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Debt-equity comparisons considering WACC, corporate tax, leverage, cost of debt

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The book I am using is Fundamental of Corporate Finance, 4e

a) Why is debt a comparatively cheaper form of finance than equity?
b) If debt is cheaper than equity, why do companies approach the equity markets?
c) How can one minimize WACC when there is a constraint on raising debt? if so, how?
d) What are the effects of a corporate tax on the WACC of a business?
e) Is minimizing WACC by having a largely debt-based capital structure a high-risk strategy, given the threat of bankruptcy in an over-leveraged business? Explain your answer.
f) What are the extraneous factors which impact the ability of a business to radically alter its debt-equity mix?

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a) Why us debt a comparative cheaper form of finance than equity?

Debt is Cheaper than Equity--to a Point
Capital structure refers to the relative proportions of a company's different funding sources, which include debt, equity, and hybrid instruments such as convertible bonds (discussed below). A simple measure of capital structure is the ratio of long-term debt to total capital.

Because the cost of equity is not explicitly displayed on the income statement--whereas the cost of debt (interest expense) is itemized--it is easy to forget that debt is a cheaper source of funding for the company than equity. Debt is cheaper for two reasons. First, because debtors have a prior claim if the company goes bankrupt, debt is safer than equity and therefore warrants investors a lower return; for the company, this translates into an interest rate that is lower than the expected total shareholder return (TSR) on equity. Second, interest paid is tax deductible to the company; and a lower tax bill effectively creates cash.

b) If debt is cheaper than equity, why do companies approach the equity markets?

Suppose our company is financed entirely by ordinary shares (equity). What would be the effects of issuing some debt capital? The main advantage of borrowing is that debt has a cheaper direct cost than equity. There are two distinct reasons for this:
i. debt is less risky to the investor than equity (low risk results in a low required return); and
ii. interest payments are allowable against corporate taxation, whereas dividends are not.

However, borrowing has two distinct disadvantages. Firstly it causes shareholders to suffer increased volatility of earnings. This is known as financial leverage. For example, if a firm is financed entirely by equity, a 10% reduction in operating earnings will result in a 10% reduction in earnings per share. But if the firm is financed by debt as well as equity, a 10% reduction in operating earnings causes a greater reduction in earnings per share than 10%, because debt interest does not reduce in line with operating earnings.

The increased volatility to shareholders returns resulting from financial leverage causes shareholders to demand a higher rate of return in compensation. In other words, any borrowing at all will cause the cost of equity capital to rise, off-setting the cheap direct cost of debt.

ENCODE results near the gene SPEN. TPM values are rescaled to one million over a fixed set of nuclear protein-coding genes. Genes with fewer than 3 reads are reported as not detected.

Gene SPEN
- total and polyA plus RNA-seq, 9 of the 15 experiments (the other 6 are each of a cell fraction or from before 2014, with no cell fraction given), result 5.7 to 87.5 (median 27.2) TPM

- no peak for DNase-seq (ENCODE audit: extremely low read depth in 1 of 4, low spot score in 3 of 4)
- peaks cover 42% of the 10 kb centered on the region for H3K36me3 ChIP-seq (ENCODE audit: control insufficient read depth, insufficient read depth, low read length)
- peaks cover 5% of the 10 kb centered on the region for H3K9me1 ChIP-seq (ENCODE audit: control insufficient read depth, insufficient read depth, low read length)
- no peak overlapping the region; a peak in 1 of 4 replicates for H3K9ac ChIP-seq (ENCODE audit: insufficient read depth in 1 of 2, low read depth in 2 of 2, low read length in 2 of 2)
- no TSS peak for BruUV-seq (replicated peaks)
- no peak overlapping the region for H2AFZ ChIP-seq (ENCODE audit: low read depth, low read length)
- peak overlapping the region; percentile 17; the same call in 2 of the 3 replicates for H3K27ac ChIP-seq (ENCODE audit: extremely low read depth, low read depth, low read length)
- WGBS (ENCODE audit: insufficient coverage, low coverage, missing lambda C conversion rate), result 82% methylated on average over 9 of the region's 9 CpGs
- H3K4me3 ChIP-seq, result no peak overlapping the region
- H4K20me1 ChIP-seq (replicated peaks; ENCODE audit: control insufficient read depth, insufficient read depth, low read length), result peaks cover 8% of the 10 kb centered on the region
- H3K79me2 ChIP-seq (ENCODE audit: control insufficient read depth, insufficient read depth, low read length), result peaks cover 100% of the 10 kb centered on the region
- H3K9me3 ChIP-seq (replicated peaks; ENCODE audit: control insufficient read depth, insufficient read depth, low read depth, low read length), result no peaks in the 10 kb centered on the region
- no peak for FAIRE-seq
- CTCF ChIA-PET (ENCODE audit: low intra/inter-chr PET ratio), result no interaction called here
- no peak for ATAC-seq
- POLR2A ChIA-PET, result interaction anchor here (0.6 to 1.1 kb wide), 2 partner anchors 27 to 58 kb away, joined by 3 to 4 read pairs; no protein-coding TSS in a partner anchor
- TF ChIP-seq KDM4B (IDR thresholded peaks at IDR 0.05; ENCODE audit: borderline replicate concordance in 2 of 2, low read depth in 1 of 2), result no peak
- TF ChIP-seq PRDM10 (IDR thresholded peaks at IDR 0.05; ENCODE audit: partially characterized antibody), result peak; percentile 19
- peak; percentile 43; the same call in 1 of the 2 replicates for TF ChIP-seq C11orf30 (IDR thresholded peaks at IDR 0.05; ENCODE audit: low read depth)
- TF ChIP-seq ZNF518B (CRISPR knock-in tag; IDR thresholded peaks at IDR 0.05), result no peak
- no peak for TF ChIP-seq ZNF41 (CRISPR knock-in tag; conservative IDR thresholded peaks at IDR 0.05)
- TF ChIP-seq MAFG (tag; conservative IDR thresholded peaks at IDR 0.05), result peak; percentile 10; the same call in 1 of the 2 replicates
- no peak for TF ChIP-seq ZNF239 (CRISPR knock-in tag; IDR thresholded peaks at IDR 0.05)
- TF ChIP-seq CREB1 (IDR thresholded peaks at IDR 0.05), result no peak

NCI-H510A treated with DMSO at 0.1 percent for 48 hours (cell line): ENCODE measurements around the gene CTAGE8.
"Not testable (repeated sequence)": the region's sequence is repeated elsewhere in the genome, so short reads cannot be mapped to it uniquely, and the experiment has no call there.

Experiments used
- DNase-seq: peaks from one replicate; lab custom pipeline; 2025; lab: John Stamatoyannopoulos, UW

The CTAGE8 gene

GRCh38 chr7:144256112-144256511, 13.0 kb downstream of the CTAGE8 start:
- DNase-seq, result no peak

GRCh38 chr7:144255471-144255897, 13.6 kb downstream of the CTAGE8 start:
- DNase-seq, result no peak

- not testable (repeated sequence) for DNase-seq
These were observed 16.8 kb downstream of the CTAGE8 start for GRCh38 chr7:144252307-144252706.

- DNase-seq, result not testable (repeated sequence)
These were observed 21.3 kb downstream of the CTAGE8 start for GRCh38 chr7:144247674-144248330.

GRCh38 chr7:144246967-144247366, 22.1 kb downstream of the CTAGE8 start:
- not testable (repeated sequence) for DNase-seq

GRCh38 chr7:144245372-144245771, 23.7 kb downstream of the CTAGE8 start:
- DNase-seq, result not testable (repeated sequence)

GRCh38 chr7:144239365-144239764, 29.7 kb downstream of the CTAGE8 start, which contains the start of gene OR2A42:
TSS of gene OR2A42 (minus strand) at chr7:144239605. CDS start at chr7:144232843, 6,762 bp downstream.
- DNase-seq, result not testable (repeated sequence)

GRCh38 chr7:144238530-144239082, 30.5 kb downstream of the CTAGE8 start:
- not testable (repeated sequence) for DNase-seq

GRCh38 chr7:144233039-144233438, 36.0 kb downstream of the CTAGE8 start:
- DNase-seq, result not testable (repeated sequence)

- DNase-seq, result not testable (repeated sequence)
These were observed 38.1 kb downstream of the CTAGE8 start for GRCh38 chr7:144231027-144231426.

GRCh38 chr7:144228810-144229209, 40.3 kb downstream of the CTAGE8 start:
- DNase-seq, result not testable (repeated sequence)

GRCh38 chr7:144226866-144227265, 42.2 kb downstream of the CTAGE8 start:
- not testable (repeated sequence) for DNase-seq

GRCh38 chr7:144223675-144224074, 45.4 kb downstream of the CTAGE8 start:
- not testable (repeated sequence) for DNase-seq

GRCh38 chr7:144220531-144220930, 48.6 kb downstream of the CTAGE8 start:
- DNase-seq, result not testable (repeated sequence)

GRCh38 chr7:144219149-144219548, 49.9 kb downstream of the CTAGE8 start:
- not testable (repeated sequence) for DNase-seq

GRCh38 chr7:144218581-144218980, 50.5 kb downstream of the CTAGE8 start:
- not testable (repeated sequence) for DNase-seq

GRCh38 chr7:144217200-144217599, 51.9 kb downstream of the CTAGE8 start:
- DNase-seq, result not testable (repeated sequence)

The second disadvantage of borrowing is that if the company borrows too much, it increases its bankruptcy risks. At reasonable levels of gearing this effect will be imperceptible, but it becomes significant for highly geared companies and results in a range of risks and costs which have the effect of increasing the company's cost of capital.

The optimal capital structure--that is, the ideal ratio of long-term debt to total capital--is hard to estimate. It depends on at least two factors, but keep in mind that the following are general principles:
Â? First, optimal capital structure varies by industry, mainly because some industries are more asset-intensive than others. In very general terms, the greater the investment in fixed assets (plant, property, & equipment), the greater the average use of debt. This is because banks prefer to make loans against fixed assets rather than intangibles. Industries that require a great deal of plant investment, such as telecommunications, generally utilize more long-term debt.
Â? Second, capital structure tends to track with the company's growth cycle. Rapidly growing start ups and early stage companies, for instance, often favor equity over debt because their shareholders will forgo dividend payments--as these companies are growth stocks--in favor of future price returns. High-growth companies do not need to give these shareholders "cash today", whereas lenders would expect semi-annual or quarterly interest payments.

c) Can one minimizing WACC then there is a constraint on raising debt? If so, how?

When a company issues new long-term debt, it's important for investors to understand the reason. Companies should give explanations of new debt's specific purpose rather than vague boilerplate such as "it will be used to fund general business needs." The most common purposes of new debt include the following:
1. To fund growth: The cash ...

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